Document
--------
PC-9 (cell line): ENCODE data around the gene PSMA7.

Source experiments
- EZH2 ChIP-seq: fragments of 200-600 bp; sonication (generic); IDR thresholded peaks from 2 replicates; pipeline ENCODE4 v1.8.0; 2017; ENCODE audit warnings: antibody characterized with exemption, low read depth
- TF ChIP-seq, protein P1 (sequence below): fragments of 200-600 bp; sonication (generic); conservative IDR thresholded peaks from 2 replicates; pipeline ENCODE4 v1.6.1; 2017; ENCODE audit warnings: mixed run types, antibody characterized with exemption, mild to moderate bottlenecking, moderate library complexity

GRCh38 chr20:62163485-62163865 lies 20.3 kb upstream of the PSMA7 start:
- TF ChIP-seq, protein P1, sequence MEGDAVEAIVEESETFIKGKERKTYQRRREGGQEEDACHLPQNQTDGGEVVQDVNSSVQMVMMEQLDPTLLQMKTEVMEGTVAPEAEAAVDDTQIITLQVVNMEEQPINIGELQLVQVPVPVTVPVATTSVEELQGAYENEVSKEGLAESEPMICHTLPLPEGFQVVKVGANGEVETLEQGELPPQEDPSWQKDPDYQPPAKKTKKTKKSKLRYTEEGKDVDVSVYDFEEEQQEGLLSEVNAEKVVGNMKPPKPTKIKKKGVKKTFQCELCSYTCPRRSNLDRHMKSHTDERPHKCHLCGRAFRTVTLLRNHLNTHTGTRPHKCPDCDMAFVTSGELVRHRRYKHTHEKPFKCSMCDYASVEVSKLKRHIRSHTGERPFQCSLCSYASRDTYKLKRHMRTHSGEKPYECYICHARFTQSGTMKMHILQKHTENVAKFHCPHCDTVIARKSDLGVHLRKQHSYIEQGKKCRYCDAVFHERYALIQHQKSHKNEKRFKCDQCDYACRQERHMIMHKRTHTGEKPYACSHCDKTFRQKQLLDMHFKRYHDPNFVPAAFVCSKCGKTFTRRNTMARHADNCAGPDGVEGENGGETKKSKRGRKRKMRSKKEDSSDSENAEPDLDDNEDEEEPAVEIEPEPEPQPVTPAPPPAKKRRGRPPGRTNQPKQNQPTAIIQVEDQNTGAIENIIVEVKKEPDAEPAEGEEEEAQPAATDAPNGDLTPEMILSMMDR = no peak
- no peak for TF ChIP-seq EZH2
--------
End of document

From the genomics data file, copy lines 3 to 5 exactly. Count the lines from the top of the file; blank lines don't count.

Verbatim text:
- EZH2 ChIP-seq: fragments of 200-600 bp; sonication (generic); IDR thresholded peaks from 2 replicates; pipeline ENCODE4 v1.8.0; 2017; ENCODE audit warnings: antibody characterized with exemption, low read depth
- TF ChIP-seq, protein P1 (sequence below): fragments of 200-600 bp; sonication (generic); conservative IDR thresholded peaks from 2 replicates; pipeline ENCODE4 v1.6.1; 2017; ENCODE audit warnings: mixed run types, antibody characterized with exemption, mild to moderate bottlenecking, moderate library complexity

GRCh38 chr20:62163485-62163865 lies 20.3 kb upstream of the PSMA7 start: